The genus Cophotis was established by Peters for an Agamid from Ceylon and his species, Cophotis ceylanica, must be rare and very locally distributed in that island, according to Günther. The latter author gives a detailed description and an excellent figure of the animal in his Reptiles of British

  3. On five new species of the genus Ichthyurus, Westw

    Ritsema Cz., C.

    1879-01-01

    Of the above mentioned genus of Malacoderm Coleoptera, founded in 1848 by Westwood in his Cabinet of Oriental Entomology, twelve species have hitherto been described, all Natives of the Old World and distributed as follow: Sierra Leone (West Africa): one ¹); Moulmein (East-Indies): two ²); Ceylon:

  4. Expeditions and other exploration

    Steenis-Kruseman, van M.J.

    1977-01-01

    On 3 September 1977, Dr. H.P. Nooteboom (L) went to Ceylon for 2 months to collect additional material of Symplocaceae for ’A revised Flora of Ceylon’. Although this project was due to end by September 1977, it appeared to have been extended for another year. The genus Symplocos, with about 20 taxa,

  5. Wave characteristics in the sea around the Andaman and Nicobar Islands

    Gouveia, A.D.; RamaRaju, D.V.; Murty, C.S.

    Wave data were collected during 51 and 52 cruises (Feb. 1979) and 66 and 67 cruises (Jan. 1980) of R.V. Gaveshani using a shipborne wave recorder. Some wave records were also obtained along the 5 degrees 30'N lat. from Ceylon to the Great Nicobar...

  6. Maritime heritage in and around Chilika lake, Orissa: Geological evidences for its decline

    Tripati, S.; Vora, K.H.

    , datable to the 3rd millennium BC. The archaeological findings embodies to the fact that the well-known ports of the bygone era such as Manikapatna on Chilika coast, Palur on the extreme south and Che-li-ta-lo had close contacts with Africa, Ceylon, China...

  7. Dating by fission tracks in archaeology. 3. Tephrochronology and Hominid dating

    Poupeau, G.; Zuleta, E.

    1984-01-01

    Tephras (or volcanic ashes) are excellent stratigraphic tracers. Its utilization in this domain, or tephrochronology, is shortly presented. The main archaeological utilization of the tephrochronology is related with the dating of fossil hominids, there where exist the volcano-fossil sedimentar series, at Ceylon or at East-African Rift. (L.C.) [pt

  8. The Asian Newspaper's Reluctant Revolution.

    Lent, John A., Ed.

    This book is composed of 19 articles written by both Asian and American scholars on the history and present conditions of newspapers in 15 Asian nations: China, Hong Kong, Japan, Korea, Taiwan, Australia, Burma, Indonesia, Malaysia and Singapore, the Philippines, Thailand, South Vietnam, Ceylon, India, and Pakistan. Two overviews of the Asian…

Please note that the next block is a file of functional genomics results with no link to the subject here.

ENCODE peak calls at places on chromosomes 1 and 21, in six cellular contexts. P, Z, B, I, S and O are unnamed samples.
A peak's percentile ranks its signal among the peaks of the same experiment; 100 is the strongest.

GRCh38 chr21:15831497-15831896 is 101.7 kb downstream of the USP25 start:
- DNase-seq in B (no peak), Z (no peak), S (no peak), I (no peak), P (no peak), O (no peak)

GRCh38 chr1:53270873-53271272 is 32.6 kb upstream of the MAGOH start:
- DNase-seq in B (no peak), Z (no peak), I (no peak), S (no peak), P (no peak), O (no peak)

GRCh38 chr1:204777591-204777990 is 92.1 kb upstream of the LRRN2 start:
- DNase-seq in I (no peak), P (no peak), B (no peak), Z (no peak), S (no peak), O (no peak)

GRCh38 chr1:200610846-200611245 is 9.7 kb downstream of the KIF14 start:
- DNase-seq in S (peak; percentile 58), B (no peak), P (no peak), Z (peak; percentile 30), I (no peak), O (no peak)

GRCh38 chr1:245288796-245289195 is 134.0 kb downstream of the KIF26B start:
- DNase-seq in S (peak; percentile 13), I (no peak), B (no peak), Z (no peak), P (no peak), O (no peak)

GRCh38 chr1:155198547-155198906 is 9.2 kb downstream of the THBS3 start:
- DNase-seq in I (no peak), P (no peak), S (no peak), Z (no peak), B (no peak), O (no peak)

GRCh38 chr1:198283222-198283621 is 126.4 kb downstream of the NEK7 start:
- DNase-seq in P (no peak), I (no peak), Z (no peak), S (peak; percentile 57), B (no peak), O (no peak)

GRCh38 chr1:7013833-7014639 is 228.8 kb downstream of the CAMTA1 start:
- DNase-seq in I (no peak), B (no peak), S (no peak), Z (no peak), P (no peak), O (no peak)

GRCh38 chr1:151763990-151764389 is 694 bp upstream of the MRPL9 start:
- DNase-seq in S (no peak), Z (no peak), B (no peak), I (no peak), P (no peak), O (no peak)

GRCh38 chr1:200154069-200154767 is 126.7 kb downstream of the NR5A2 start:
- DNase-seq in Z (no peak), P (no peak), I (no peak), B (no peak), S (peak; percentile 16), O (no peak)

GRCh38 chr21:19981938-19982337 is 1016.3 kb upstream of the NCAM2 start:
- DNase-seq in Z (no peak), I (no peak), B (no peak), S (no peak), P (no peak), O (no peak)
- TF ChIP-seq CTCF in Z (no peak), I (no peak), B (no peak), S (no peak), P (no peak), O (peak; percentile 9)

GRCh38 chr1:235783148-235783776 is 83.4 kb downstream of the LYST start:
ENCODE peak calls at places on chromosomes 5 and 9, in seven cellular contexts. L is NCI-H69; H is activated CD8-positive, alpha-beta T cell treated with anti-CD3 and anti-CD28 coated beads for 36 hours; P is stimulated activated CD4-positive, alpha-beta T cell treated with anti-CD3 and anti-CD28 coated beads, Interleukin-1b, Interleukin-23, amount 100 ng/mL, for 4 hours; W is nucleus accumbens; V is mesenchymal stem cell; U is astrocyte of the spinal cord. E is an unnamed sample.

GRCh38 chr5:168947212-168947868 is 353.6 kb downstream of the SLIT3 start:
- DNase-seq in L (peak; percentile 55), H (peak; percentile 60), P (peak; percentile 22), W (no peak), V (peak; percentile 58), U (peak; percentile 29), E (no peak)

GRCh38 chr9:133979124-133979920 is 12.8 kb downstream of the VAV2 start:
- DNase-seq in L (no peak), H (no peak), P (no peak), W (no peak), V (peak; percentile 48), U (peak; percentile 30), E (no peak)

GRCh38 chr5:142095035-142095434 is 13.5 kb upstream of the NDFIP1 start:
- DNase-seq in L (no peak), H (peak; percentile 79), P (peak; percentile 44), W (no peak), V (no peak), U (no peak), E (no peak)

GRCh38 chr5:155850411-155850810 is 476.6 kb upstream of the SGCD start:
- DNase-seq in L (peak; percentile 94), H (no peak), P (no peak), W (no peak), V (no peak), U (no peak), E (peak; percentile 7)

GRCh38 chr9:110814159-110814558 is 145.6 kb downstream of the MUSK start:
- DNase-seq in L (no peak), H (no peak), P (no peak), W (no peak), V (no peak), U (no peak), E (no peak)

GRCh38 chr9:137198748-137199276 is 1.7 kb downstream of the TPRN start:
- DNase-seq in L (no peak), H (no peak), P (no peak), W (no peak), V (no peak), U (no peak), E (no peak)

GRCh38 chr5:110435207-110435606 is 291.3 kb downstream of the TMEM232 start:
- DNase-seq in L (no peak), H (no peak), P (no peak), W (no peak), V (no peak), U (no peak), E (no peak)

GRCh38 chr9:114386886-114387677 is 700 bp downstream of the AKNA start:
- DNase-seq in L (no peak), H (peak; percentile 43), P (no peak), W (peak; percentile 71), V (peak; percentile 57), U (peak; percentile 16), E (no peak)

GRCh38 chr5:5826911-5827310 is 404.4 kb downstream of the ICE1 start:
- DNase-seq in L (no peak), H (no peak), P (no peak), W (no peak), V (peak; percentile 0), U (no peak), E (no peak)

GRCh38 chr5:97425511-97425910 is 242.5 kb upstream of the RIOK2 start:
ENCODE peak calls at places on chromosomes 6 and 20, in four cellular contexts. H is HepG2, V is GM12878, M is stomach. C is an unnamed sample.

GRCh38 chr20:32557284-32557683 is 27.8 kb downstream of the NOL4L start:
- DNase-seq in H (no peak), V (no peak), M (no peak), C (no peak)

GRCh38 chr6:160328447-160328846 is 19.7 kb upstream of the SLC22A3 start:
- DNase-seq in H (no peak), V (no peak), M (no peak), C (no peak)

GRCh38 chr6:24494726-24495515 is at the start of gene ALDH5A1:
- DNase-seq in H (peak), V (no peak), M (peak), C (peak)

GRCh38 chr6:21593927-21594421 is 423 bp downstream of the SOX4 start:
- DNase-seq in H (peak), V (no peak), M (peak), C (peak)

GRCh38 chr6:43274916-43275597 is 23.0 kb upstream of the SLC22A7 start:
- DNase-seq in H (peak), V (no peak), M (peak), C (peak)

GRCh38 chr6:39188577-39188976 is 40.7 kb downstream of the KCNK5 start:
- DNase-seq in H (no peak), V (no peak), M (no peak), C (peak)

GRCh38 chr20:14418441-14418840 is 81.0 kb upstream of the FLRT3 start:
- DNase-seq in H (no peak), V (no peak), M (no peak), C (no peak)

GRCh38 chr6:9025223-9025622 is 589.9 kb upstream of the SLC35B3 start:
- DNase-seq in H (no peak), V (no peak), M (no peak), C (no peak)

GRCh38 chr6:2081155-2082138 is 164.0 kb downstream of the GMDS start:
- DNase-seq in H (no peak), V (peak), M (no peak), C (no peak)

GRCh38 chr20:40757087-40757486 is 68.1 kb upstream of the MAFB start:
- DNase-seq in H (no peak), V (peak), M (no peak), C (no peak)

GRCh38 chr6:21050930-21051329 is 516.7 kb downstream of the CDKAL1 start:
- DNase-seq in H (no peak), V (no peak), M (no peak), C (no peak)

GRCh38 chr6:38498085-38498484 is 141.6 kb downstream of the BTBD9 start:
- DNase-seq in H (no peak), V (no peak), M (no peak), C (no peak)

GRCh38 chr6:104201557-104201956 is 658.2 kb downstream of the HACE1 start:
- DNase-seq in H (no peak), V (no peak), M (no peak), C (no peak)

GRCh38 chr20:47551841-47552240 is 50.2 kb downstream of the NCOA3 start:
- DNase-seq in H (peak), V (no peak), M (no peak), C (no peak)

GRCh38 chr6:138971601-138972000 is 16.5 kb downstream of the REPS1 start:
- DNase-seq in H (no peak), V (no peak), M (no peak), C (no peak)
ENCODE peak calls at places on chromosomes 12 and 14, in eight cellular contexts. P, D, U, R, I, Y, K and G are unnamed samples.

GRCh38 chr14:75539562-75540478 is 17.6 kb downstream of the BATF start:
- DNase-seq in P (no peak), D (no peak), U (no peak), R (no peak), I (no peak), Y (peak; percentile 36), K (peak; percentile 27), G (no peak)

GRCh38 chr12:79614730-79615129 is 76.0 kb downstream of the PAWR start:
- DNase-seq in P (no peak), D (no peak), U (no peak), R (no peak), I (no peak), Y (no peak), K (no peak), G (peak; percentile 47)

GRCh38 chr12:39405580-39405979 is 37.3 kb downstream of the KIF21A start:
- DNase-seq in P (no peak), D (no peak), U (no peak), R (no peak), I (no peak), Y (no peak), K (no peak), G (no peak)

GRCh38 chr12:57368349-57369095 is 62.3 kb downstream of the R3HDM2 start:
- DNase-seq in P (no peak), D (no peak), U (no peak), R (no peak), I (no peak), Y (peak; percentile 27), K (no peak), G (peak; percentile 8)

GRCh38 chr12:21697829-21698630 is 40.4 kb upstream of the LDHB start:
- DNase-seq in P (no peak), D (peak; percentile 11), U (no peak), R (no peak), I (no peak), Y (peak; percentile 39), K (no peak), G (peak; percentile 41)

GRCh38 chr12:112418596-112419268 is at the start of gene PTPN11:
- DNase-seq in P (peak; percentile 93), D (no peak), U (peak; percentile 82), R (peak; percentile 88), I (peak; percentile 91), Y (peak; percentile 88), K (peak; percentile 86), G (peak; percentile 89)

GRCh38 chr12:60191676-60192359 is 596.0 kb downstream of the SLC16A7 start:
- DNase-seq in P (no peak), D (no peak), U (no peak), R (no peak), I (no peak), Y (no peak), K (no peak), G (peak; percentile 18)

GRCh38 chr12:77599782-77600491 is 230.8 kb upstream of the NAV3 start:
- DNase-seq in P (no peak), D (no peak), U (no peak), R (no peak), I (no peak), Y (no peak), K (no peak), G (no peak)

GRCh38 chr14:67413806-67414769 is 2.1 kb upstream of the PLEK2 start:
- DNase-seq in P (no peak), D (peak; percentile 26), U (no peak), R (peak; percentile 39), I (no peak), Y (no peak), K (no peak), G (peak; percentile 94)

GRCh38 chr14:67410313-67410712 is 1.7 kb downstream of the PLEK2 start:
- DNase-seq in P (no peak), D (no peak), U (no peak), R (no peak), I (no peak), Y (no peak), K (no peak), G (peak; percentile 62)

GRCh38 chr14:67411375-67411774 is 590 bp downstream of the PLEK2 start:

9. Untitled

    Calotropis gigantea is a shrub common in the eastern and southern parts of. India, Ceylon and Eastern Asia. The milkyjuice obtained from it is used for medicinal and insecticidal purposes and frequent cases of criminal poisoning by its means are known. The possibilities of obtaining a guttapercha-like Solid from this latex ...

  10. Colonial museology and the Buddhist chronicles of Sri Lanka: agency and negotiation in the development of the palm-leaf manuscript collection at the Colombo Museum.

    Jonathan Sweet

    2015-04-01

    Full Text Available The roles of colonial museums in South Asia have been understood in terms of the dissemination of museology within the British Empire. This has often underplayed the participation of local intellectuals in the formation of museum collections, and thus has not recognized their agency in the creation of knowledge and of longstanding cultural assets. This article addresses this in part through an historical case study of the development of the palm-leaf manuscript collection at the Colombo Museum in nineteenth century Ceylon. The article focuses on the relationships between Government aims, local intellectuals and the Buddhist clergy. I argue that colonial museology and collecting activity in Ceylon ought to be understood as a negotiated process and a number of reasons for this are discussed. This article contributes to an area of museological research that is exploring the roles of indigenous actors in colonial collecting and museum practice in South Asia and broader geographical contexts.

  11. Sri Lanka: Background and U.S. Relations

    2008-01-22

    in Indian epic literature. Although Ceylon gained its independence from Britain peacefully in 1948, succeeding decades have been marred by ethic...Agreement ( FTA ), and relevant negotiations were put on hold pending positive developments in peace negotiations. The United States also maintains a...sovereignty. Some have accused the LTTE of playing a human rights card when they are under particularly strong military pressure.140 The Rajapaksa

  12. An early historic assemblage offshore of Godawaya, Sri Lanka: Evidence for early regional seafaring in South Asia.

    Muthucumarana, R; Gaur, A.S.; Chandraratne, W.M.; Manders, M.; Rao, B.R; Bhushan, R; Khedekar, V.D.; Dayananda, A.M.A.

    of Ceylon, Colombo. Parthesius R, Millar K, Devendra S, Green J (2003) Sri Lanka Maritime Archaeological Unit Report on the Avondster Project 2001 – 2002. The Netherlands Ray HP (2003) The Archaeology of Seafaring in South Asia. Cambridge University... and Mesopotamia, Part I: New WDS analysis. Archaeometry, 48(4):581-603. Somadeva R (2006) Urban origins in Southern Sri Lanka. Published by African and comparative Archaeology, Department of Archaeology and ancient History Uppsala University, Uppsala, Sweden...